Dear Workforce How Do We Tell Employees That Paid Vacations Are Out

By Staff Report

Mar. 4, 2005

Dear Kiss:

We presume that you have carefully considered the implications (legal and otherwise) of discontinuing accrued vacation as an employee benefit. Our first suggestion: send someone you’re really mad at to make the announcement, and be sure to provide the person with a large object to hide behind.

Failing that, here are a couple of suggestions that may help.

Don’t wait until the last second to announce the change. You’ll fare much better by making the announcement as soon as a decision is reached and a comprehensive implementation plan is fully developed. And, taking a lesson from some recent CEO trials, be unfailingly honest about what you’re doing and why. You stand to gain nothing by waiting, waffling or fibbing.

Your plan must address the conditions necessitating your decision, alternatives considered, relative fairness, timetables for using up vacation time, and provisions for taking unpaid leave going forward (because people still will take time off). You must communicate these objectives with an abundance of credibility, too.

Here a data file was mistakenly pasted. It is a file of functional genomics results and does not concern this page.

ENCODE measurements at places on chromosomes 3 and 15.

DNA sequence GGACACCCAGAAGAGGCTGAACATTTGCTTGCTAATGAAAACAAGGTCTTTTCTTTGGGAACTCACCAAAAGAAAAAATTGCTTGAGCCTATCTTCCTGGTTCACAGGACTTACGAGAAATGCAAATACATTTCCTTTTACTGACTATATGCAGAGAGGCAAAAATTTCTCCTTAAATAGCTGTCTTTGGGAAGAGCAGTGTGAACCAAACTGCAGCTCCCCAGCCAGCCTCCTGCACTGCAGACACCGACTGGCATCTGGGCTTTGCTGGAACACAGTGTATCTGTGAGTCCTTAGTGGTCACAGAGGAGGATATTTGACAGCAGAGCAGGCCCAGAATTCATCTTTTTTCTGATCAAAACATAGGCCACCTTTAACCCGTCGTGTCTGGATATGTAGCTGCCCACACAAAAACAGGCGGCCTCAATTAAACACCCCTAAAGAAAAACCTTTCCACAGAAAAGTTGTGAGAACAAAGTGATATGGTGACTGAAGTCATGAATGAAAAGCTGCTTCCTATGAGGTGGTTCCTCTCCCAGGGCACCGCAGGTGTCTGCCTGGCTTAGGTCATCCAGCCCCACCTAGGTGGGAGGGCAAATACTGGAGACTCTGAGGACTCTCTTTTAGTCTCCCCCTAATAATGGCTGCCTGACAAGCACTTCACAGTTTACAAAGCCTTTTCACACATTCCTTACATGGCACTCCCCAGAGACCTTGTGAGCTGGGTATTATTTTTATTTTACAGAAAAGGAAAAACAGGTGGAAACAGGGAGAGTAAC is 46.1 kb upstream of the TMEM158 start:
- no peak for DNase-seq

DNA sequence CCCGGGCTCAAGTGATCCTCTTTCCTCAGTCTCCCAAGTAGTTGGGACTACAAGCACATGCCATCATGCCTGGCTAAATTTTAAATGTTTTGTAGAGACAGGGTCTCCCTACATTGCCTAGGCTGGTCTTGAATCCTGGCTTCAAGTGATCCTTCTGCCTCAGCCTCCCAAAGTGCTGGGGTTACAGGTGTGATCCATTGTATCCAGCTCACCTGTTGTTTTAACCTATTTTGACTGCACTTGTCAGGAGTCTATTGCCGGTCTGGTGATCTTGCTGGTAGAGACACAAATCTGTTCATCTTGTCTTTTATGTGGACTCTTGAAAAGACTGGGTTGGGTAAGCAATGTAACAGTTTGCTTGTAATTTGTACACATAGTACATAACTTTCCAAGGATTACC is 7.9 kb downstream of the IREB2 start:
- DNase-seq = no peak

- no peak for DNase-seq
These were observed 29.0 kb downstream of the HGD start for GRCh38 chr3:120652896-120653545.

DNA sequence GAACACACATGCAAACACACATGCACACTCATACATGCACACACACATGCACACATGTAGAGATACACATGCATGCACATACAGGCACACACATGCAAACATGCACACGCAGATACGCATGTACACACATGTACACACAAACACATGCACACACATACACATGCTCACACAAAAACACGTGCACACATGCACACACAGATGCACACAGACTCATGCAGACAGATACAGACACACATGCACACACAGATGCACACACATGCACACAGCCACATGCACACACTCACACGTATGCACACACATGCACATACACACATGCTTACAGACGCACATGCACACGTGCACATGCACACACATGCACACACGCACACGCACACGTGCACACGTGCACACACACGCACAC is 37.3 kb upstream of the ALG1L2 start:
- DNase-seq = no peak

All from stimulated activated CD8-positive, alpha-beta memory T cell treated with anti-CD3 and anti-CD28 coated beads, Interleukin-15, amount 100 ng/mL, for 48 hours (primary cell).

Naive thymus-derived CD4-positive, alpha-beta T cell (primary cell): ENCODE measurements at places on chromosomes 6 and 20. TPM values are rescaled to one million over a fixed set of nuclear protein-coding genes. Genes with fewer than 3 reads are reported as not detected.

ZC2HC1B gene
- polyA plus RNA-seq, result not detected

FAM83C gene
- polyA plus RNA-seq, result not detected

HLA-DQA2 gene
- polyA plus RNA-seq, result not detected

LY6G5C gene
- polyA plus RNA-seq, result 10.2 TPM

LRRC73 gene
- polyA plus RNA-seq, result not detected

Face-to-face town hall-type meetings, preferably conducted by senior company leaders who finalized the decision, might be the best format. Even for those who feel comfortable with contentious issues and are adept at dealing with them in a public setting, a few practice sessions with some bone-honest coaching wouldn’t be a bad idea. The meetings should begin as soon as possible after your management signs off on the idea.

This will be a hot topic of discussion between employees and their families, so provide them with some written material to take home to facilitate discussion. Expect to field media inquiries about the matter. Your media-relations representative needs to be clearly identified and well prepared.

Finally, listen for unusual signs of employee discontent. Schedule an employee survey for 120 days after the announcement. In the meantime, ask members of your human resources and leadership teams to keep you apprised of what they’re hearing. Good luck.

SOURCE: Richard Hadden and Bill Catlette, co-authors,Contented Cows Give Better Milk, April 7, 2004.

LEARN MORE:No Relaxation for Your Vacation Policies.

The information contained in this article is intended to provide useful information on the topic covered, but should not be construed as legal advice or a legal opinion. Also remember that state laws may differ from the federal law.

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